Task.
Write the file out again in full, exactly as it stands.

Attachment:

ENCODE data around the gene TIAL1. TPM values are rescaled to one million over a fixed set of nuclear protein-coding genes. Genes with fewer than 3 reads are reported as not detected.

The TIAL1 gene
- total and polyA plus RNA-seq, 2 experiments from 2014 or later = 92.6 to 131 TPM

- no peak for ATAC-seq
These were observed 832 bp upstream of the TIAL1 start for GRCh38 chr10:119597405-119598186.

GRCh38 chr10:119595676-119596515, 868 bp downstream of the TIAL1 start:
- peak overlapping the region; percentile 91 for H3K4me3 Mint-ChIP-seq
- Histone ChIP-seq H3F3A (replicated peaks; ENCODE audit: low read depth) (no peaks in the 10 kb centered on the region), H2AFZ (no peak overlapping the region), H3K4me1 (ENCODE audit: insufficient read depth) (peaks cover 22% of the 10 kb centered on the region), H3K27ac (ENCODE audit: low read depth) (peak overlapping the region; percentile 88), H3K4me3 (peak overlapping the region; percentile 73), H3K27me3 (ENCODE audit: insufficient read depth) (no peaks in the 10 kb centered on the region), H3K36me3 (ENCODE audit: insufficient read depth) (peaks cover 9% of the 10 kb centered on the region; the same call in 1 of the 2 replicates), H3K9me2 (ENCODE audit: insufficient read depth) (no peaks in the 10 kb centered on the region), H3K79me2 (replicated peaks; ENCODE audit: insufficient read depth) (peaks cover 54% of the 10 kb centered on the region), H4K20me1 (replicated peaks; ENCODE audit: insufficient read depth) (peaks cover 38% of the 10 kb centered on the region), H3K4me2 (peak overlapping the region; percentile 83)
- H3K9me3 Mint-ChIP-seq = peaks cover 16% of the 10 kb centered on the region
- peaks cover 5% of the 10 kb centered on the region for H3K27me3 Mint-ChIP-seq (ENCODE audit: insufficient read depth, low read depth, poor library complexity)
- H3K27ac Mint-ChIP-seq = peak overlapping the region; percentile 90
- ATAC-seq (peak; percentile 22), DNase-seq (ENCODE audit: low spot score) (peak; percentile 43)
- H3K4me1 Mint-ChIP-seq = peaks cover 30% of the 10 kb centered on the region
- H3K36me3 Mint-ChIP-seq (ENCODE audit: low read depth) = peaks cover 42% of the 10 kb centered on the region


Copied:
ENCODE data around the gene TIAL1. TPM values are rescaled to one million over a fixed set of nuclear protein-coding genes. Genes with fewer than 3 reads are reported as not detected.

The TIAL1 gene
- total and polyA plus RNA-seq, 2 experiments from 2014 or later = 92.6 to 131 TPM

- no peak for ATAC-seq
These were observed 832 bp upstream of the TIAL1 start for GRCh38 chr10:119597405-119598186.

GRCh38 chr10:119595676-119596515, 868 bp downstream of the TIAL1 start:
- peak overlapping the region; percentile 91 for H3K4me3 Mint-ChIP-seq
- Histone ChIP-seq H3F3A (replicated peaks; ENCODE audit: low read depth) (no peaks in the 10 kb centered on the region), H2AFZ (no peak overlapping the region), H3K4me1 (ENCODE audit: insufficient read depth) (peaks cover 22% of the 10 kb centered on the region), H3K27ac (ENCODE audit: low read depth) (peak overlapping the region; percentile 88), H3K4me3 (peak overlapping the region; percentile 73), H3K27me3 (ENCODE audit: insufficient read depth) (no peaks in the 10 kb centered on the region), H3K36me3 (ENCODE audit: insufficient read depth) (peaks cover 9% of the 10 kb centered on the region; the same call in 1 of the 2 replicates), H3K9me2 (ENCODE audit: insufficient read depth) (no peaks in the 10 kb centered on the region), H3K79me2 (replicated peaks; ENCODE audit: insufficient read depth) (peaks cover 54% of the 10 kb centered on the region), H4K20me1 (replicated peaks; ENCODE audit: insufficient read depth) (peaks cover 38% of the 10 kb centered on the region), H3K4me2 (peak overlapping the region; percentile 83)
- H3K9me3 Mint-ChIP-seq = peaks cover 16% of the 10 kb centered on the region
- peaks cover 5% of the 10 kb centered on the region for H3K27me3 Mint-ChIP-seq (ENCODE audit: insufficient read depth, low read depth, poor library complexity)
- H3K27ac Mint-ChIP-seq = peak overlapping the region; percentile 90
- ATAC-seq (peak; percentile 22), DNase-seq (ENCODE audit: low spot score) (peak; percentile 43)
- H3K4me1 Mint-ChIP-seq = peaks cover 30% of the 10 kb centered on the region
- H3K36me3 Mint-ChIP-seq (ENCODE audit: low read depth) = peaks cover 42% of the 10 kb centered on the region